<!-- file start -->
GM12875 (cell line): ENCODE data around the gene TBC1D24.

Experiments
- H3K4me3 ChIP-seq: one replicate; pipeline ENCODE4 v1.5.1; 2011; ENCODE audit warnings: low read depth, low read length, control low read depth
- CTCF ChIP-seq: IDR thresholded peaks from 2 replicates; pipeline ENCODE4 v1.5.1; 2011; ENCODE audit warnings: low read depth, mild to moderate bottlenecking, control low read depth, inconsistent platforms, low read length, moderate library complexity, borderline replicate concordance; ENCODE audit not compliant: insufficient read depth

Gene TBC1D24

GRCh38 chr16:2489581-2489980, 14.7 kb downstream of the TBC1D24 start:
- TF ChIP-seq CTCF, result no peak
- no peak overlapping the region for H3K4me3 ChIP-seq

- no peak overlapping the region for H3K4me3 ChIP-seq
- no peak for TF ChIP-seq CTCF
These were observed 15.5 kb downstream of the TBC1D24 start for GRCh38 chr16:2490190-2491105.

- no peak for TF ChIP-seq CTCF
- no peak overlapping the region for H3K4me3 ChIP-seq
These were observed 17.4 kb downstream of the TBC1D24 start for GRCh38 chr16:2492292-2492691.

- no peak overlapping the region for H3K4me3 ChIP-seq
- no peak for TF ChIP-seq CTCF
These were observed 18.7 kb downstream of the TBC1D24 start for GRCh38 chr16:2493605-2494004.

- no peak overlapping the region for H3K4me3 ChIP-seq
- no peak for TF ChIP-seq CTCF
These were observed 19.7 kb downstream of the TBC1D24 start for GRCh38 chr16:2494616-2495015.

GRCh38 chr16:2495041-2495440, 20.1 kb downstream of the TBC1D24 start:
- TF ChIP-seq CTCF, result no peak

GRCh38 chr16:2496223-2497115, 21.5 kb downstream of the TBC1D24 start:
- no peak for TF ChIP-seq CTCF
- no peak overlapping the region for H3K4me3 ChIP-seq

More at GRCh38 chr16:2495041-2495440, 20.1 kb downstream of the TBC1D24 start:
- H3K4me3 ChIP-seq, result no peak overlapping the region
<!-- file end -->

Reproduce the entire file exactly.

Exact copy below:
GM12875 (cell line): ENCODE data around the gene TBC1D24.

Experiments
- H3K4me3 ChIP-seq: one replicate; pipeline ENCODE4 v1.5.1; 2011; ENCODE audit warnings: low read depth, low read length, control low read depth
- CTCF ChIP-seq: IDR thresholded peaks from 2 replicates; pipeline ENCODE4 v1.5.1; 2011; ENCODE audit warnings: low read depth, mild to moderate bottlenecking, control low read depth, inconsistent platforms, low read length, moderate library complexity, borderline replicate concordance; ENCODE audit not compliant: insufficient read depth

Gene TBC1D24

GRCh38 chr16:2489581-2489980, 14.7 kb downstream of the TBC1D24 start:
- TF ChIP-seq CTCF, result no peak
- no peak overlapping the region for H3K4me3 ChIP-seq

- no peak overlapping the region for H3K4me3 ChIP-seq
- no peak for TF ChIP-seq CTCF
These were observed 15.5 kb downstream of the TBC1D24 start for GRCh38 chr16:2490190-2491105.

- no peak for TF ChIP-seq CTCF
- no peak overlapping the region for H3K4me3 ChIP-seq
These were observed 17.4 kb downstream of the TBC1D24 start for GRCh38 chr16:2492292-2492691.

- no peak overlapping the region for H3K4me3 ChIP-seq
- no peak for TF ChIP-seq CTCF
These were observed 18.7 kb downstream of the TBC1D24 start for GRCh38 chr16:2493605-2494004.

- no peak overlapping the region for H3K4me3 ChIP-seq
- no peak for TF ChIP-seq CTCF
These were observed 19.7 kb downstream of the TBC1D24 start for GRCh38 chr16:2494616-2495015.

GRCh38 chr16:2495041-2495440, 20.1 kb downstream of the TBC1D24 start:
- TF ChIP-seq CTCF, result no peak

GRCh38 chr16:2496223-2497115, 21.5 kb downstream of the TBC1D24 start:
- no peak for TF ChIP-seq CTCF
- no peak overlapping the region for H3K4me3 ChIP-seq

More at GRCh38 chr16:2495041-2495440, 20.1 kb downstream of the TBC1D24 start:
- H3K4me3 ChIP-seq, result no peak overlapping the region